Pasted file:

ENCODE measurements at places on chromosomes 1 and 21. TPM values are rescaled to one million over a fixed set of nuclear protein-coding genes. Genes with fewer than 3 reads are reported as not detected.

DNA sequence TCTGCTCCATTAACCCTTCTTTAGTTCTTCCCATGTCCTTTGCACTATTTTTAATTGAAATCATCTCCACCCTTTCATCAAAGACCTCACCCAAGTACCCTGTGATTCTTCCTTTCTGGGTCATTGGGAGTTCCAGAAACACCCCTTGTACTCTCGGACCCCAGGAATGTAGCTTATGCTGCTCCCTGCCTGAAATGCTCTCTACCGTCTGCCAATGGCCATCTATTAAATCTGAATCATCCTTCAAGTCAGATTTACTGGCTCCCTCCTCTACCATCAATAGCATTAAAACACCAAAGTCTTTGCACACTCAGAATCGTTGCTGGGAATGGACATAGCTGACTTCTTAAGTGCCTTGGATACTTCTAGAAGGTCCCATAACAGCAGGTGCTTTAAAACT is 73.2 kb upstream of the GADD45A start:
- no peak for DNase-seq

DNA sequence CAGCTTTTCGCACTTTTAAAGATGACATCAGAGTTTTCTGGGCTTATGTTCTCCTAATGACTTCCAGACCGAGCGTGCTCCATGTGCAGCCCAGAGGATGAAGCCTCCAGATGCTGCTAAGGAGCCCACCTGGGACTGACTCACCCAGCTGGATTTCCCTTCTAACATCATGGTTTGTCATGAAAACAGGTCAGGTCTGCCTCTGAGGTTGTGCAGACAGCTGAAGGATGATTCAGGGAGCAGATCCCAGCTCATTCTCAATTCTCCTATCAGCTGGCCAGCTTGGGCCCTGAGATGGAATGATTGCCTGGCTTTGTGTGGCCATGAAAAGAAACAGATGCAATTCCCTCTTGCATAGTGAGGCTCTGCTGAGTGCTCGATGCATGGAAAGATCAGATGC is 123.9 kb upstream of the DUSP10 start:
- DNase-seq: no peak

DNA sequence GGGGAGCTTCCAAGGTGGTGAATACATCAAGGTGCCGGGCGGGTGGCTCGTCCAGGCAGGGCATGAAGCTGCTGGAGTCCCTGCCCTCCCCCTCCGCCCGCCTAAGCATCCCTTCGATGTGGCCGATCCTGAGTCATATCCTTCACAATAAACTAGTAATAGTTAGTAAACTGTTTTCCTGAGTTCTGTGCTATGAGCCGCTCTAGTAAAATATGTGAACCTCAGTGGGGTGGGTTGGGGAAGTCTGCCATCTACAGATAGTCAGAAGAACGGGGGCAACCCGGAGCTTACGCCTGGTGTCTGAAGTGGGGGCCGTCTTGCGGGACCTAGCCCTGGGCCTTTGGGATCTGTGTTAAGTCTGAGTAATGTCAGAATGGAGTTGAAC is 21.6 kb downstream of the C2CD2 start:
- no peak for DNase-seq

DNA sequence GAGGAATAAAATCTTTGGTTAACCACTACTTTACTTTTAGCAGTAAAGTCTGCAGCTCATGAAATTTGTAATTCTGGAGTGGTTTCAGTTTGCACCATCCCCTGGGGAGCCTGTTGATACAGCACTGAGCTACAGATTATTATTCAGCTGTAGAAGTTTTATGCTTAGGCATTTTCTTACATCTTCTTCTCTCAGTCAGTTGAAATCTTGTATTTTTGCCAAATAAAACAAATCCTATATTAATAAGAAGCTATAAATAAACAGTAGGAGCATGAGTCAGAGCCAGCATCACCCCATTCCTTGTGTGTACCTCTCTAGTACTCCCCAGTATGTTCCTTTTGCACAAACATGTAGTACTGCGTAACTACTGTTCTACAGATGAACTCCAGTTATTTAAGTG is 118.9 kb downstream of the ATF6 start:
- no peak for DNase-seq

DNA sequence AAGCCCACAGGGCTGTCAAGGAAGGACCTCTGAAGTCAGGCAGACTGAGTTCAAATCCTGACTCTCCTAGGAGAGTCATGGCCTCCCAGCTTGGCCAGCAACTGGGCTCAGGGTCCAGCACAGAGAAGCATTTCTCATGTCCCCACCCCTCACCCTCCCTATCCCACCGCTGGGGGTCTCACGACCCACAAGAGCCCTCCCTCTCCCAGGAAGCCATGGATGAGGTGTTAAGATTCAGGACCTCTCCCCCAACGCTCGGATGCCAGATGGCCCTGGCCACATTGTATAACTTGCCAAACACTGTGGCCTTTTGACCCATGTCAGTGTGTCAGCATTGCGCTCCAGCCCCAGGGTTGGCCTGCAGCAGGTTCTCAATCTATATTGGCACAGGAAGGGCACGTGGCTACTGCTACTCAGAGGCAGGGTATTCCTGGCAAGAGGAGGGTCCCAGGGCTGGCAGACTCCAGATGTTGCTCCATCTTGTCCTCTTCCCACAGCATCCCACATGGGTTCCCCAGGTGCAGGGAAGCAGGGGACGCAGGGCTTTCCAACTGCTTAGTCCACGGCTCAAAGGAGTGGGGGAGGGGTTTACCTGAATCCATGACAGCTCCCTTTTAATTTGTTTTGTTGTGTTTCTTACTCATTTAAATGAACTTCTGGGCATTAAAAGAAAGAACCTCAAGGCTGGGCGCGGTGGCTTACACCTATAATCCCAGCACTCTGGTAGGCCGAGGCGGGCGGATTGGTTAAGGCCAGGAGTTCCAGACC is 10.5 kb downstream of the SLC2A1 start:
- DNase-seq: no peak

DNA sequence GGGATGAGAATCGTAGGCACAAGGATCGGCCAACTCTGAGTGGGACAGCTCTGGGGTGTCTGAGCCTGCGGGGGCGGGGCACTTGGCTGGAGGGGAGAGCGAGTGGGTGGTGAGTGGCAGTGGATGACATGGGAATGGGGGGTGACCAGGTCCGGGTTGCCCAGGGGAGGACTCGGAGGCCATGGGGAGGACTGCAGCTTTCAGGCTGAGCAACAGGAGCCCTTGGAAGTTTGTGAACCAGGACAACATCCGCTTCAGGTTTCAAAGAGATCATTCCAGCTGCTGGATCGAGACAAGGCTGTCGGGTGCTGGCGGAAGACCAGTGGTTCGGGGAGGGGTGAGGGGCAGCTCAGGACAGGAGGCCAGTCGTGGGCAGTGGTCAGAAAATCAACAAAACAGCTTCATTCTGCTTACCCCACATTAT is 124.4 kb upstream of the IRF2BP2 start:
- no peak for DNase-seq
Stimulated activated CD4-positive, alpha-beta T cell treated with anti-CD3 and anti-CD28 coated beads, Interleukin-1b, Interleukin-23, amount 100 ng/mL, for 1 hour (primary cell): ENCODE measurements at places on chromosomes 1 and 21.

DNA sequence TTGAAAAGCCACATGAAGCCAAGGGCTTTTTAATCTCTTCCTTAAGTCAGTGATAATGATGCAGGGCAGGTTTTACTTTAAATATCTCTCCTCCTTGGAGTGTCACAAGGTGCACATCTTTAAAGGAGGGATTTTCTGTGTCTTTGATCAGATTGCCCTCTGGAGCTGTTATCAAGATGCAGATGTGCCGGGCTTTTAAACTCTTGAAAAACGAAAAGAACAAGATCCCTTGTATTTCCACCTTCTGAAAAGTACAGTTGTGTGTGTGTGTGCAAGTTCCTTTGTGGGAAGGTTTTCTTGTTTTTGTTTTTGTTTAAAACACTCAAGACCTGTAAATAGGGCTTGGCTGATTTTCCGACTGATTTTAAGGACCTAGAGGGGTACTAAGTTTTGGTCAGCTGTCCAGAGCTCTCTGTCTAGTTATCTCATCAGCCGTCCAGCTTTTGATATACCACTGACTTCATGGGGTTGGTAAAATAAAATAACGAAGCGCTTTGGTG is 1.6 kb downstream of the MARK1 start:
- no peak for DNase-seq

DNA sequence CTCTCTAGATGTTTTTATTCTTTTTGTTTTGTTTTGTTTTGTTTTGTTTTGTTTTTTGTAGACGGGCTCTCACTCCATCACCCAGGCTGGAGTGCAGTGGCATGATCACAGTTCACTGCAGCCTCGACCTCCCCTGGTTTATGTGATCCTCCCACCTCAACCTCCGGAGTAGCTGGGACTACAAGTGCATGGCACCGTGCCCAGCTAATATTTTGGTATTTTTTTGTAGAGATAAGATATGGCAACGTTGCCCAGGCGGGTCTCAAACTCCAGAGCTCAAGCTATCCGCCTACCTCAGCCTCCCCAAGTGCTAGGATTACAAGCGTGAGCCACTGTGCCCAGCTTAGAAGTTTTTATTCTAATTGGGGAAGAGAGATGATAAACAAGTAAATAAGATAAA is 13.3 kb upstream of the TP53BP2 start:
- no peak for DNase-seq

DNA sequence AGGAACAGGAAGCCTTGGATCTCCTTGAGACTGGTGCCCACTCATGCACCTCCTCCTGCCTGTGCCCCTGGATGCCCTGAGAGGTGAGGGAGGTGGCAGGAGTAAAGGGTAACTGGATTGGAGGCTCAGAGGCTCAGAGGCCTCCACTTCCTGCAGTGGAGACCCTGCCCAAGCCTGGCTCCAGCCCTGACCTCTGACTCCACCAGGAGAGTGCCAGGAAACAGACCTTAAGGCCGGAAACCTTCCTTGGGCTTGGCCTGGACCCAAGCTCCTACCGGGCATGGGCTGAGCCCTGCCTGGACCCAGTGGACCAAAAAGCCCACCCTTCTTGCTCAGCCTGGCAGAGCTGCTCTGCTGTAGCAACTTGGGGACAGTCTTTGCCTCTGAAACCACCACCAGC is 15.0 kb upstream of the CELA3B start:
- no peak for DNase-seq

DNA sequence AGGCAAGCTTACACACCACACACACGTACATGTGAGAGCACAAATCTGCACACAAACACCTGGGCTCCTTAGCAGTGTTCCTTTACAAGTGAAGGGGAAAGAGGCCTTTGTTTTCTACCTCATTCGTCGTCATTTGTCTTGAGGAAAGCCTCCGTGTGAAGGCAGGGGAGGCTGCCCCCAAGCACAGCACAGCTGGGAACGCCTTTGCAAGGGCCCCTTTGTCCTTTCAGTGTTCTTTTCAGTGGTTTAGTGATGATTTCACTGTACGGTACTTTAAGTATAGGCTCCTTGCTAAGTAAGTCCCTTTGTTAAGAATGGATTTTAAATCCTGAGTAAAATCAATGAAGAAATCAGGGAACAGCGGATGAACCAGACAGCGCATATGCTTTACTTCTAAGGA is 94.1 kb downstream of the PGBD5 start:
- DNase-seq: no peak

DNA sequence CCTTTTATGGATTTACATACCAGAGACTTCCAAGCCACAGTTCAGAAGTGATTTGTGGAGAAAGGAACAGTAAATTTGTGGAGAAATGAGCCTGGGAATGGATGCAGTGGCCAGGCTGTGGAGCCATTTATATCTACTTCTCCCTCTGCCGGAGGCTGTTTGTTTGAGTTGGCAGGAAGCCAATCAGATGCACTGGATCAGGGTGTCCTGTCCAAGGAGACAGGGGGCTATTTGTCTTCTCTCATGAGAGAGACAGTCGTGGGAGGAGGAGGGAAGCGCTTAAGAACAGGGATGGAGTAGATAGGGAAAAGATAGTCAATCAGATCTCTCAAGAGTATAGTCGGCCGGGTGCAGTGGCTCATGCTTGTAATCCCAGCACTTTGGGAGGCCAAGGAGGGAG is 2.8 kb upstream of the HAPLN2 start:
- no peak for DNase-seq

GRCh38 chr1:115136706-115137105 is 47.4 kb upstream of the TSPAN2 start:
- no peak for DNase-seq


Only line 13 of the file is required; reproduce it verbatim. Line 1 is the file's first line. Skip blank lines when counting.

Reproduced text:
- no peak for DNase-seq